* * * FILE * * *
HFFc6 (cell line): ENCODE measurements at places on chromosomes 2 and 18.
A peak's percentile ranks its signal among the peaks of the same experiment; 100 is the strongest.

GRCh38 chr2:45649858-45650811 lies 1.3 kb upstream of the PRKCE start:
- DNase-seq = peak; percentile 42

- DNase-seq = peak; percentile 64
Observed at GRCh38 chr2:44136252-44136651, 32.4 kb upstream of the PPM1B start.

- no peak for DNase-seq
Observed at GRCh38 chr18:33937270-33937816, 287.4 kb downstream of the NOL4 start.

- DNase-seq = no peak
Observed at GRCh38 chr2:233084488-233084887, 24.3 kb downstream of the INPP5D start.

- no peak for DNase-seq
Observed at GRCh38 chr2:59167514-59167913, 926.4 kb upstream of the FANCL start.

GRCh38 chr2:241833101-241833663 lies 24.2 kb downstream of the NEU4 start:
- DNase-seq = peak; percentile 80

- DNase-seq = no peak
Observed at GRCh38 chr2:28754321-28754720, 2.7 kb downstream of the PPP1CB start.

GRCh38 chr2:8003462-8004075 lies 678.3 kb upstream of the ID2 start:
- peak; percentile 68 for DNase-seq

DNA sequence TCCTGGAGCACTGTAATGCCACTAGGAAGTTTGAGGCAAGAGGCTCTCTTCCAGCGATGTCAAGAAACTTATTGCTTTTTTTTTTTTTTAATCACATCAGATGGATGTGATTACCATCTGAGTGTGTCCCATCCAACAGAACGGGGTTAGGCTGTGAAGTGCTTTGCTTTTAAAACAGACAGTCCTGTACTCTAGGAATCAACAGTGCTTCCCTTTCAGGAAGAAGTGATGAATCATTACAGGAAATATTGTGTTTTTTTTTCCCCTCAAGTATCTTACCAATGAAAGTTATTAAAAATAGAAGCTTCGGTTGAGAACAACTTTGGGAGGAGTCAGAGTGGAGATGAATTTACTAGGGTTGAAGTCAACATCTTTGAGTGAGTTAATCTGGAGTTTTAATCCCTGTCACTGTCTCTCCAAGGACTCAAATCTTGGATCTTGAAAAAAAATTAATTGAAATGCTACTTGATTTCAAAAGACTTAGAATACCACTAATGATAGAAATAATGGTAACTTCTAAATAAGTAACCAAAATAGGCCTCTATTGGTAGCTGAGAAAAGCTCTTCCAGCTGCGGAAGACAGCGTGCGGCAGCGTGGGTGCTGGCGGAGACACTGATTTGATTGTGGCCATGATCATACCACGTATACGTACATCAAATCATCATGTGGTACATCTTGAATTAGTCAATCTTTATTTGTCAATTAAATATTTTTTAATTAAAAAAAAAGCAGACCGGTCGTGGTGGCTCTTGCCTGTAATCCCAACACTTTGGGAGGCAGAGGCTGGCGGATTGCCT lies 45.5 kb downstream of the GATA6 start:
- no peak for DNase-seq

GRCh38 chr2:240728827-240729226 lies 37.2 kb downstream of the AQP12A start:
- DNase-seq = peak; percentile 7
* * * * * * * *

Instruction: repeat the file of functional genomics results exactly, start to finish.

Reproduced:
HFFc6 (cell line): ENCODE measurements at places on chromosomes 2 and 18.
A peak's percentile ranks its signal among the peaks of the same experiment; 100 is the strongest.

GRCh38 chr2:45649858-45650811 lies 1.3 kb upstream of the PRKCE start:
- DNase-seq = peak; percentile 42

- DNase-seq = peak; percentile 64
Observed at GRCh38 chr2:44136252-44136651, 32.4 kb upstream of the PPM1B start.

- no peak for DNase-seq
Observed at GRCh38 chr18:33937270-33937816, 287.4 kb downstream of the NOL4 start.

- DNase-seq = no peak
Observed at GRCh38 chr2:233084488-233084887, 24.3 kb downstream of the INPP5D start.

- no peak for DNase-seq
Observed at GRCh38 chr2:59167514-59167913, 926.4 kb upstream of the FANCL start.

GRCh38 chr2:241833101-241833663 lies 24.2 kb downstream of the NEU4 start:
- DNase-seq = peak; percentile 80

- DNase-seq = no peak
Observed at GRCh38 chr2:28754321-28754720, 2.7 kb downstream of the PPP1CB start.

GRCh38 chr2:8003462-8004075 lies 678.3 kb upstream of the ID2 start:
- peak; percentile 68 for DNase-seq

DNA sequence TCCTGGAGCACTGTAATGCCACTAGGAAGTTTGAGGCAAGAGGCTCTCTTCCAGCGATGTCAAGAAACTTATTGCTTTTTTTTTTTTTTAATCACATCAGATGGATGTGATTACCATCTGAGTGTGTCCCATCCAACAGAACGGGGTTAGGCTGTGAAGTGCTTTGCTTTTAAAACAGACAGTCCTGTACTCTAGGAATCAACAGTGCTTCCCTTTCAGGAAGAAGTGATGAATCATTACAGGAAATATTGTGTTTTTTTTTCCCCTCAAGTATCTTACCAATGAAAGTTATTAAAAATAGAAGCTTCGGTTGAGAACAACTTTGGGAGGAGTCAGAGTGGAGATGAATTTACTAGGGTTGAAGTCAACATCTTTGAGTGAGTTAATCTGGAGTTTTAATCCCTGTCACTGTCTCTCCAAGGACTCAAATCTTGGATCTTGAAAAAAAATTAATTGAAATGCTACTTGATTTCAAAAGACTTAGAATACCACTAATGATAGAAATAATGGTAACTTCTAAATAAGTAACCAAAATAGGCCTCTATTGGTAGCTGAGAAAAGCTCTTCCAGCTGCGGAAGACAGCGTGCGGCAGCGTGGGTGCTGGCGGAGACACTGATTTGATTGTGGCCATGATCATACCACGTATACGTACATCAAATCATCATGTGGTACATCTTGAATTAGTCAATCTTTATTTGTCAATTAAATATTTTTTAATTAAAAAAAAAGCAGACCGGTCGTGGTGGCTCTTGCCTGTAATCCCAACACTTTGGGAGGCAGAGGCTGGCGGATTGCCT lies 45.5 kb downstream of the GATA6 start:
- no peak for DNase-seq

GRCh38 chr2:240728827-240729226 lies 37.2 kb downstream of the AQP12A start:
- DNase-seq = peak; percentile 7